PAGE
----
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Employers worried about the MN House bill to raise the state minimum wage from $6.15 (for larger employers) to $9.50 received a reprieve from any action as the legislature ran out of time to negotiate a compromise minimum wage increase.  Why? Because the Senate passed its bill raising the minimum wage to $7.75, meaning the Senate and House needed to come to a compromise solution that could be accepted by both bodies.  Further differentiating the two bodies was the House’s bill which would adjust the minimum wage annually in line with inflation, meaning $9.50/hour would continue to increase over time with inflation. In the end, although both sides agreed in an increase they ran out of time to negotiate something mutually passable.  

Employers worried about the “Ban the Box” legislation, however, were not as fortunate.  Beginning January 1, 2014, most employers in Minnesota will be prohibited from inquiring about an applicant’s criminal history on an application and prior to selecting the applicant for an interview.  If the company does not conduct interviews, it will be precluded from asking about criminal history prior to making an offer of employment.  So, while the new law does not prohibit the inquiry into future employees’ criminal histories, it does delay the inquiry and alter what is likely to be most employers’ hiring procedures.  The law additionally provides for some immunity from liability stemming from a company’s decision to hire an employee with a criminal history.  While this offers some assurance to companies the protections are not absolute and employers should still consider the nature of any criminal history versus the nature and requirements for the offered position.  Businesses that are required under other laws to perform criminal background checks on applicants, however, are exempted from the prohibitions under this new law.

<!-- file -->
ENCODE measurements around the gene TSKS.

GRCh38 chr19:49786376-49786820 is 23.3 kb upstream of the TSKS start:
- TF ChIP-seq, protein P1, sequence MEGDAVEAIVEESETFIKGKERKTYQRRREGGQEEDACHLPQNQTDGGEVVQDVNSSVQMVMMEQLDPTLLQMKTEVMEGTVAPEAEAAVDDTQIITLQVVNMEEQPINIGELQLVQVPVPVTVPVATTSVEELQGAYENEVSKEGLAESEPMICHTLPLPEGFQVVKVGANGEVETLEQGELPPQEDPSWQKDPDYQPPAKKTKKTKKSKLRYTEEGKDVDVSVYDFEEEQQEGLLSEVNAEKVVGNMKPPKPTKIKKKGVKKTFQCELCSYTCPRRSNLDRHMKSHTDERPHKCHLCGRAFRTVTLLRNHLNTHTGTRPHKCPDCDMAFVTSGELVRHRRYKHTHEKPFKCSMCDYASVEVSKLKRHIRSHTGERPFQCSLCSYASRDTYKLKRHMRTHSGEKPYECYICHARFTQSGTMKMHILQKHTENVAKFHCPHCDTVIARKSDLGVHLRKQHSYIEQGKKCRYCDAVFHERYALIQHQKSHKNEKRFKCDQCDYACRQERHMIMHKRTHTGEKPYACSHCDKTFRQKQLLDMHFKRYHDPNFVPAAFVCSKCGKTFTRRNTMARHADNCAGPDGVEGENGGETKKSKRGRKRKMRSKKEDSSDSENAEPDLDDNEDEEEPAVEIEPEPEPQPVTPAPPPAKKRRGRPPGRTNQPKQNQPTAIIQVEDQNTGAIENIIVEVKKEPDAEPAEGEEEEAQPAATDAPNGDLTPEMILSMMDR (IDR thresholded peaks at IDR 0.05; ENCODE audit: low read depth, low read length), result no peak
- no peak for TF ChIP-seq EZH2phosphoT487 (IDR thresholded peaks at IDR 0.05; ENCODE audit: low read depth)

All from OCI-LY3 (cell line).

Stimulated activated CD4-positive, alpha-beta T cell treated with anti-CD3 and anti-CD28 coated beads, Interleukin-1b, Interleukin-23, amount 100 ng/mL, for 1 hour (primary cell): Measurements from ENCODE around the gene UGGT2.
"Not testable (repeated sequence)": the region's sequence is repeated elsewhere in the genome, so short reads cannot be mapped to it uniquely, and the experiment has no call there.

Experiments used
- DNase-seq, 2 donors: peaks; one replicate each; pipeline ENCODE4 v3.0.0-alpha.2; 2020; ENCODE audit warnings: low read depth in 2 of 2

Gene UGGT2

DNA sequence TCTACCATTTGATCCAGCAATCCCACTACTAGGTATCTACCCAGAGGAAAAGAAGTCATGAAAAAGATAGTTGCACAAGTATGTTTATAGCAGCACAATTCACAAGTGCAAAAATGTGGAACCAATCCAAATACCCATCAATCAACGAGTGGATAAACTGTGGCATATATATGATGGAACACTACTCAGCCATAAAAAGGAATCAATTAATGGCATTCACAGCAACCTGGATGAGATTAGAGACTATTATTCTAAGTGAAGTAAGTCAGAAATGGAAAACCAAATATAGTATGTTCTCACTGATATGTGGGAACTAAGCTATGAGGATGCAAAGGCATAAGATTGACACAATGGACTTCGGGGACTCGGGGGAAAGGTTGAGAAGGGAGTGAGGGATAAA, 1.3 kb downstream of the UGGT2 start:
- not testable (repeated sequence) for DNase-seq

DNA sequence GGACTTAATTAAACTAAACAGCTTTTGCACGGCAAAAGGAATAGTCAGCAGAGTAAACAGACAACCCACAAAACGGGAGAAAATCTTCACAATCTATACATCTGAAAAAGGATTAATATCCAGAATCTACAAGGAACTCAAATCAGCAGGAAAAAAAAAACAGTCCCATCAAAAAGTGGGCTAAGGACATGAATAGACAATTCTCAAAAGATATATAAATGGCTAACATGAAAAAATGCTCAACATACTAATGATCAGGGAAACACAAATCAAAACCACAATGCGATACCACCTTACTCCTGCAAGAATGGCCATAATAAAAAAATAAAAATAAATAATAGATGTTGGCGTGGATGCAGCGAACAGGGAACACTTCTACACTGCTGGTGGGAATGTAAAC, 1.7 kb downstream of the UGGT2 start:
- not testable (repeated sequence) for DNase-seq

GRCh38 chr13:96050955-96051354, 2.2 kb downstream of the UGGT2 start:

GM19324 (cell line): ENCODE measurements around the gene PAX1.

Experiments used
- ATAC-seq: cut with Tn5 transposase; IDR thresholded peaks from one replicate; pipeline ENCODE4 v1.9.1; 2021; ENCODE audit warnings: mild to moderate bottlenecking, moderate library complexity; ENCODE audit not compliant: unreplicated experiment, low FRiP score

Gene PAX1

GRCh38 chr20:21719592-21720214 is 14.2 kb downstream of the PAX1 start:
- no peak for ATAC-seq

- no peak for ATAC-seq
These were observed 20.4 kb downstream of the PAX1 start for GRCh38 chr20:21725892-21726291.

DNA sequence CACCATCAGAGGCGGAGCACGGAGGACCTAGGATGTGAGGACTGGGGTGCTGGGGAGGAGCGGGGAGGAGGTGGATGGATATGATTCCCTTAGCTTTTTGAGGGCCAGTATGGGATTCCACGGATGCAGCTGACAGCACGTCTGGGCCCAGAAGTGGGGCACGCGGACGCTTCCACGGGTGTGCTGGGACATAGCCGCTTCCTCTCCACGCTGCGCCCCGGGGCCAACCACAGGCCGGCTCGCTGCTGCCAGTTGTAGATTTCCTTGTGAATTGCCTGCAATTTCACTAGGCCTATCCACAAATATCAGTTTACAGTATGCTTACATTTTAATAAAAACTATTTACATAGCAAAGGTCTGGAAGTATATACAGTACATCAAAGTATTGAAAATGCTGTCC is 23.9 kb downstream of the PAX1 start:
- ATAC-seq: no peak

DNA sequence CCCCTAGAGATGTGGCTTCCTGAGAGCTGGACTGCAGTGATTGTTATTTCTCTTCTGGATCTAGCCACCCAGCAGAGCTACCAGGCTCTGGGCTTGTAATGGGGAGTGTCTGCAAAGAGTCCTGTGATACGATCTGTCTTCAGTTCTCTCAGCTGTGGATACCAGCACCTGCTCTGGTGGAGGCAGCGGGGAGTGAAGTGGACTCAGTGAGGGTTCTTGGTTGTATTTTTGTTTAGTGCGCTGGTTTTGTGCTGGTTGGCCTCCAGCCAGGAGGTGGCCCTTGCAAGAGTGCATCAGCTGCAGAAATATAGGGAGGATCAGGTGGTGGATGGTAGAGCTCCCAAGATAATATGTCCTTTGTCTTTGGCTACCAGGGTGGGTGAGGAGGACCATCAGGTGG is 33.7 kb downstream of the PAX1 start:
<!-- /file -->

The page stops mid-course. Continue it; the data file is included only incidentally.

Thompson Coe and myHRgenius Tip of the Week is not intended as a solicitation, does not constitute legal advice, and does not establish an attorney-client relationship.


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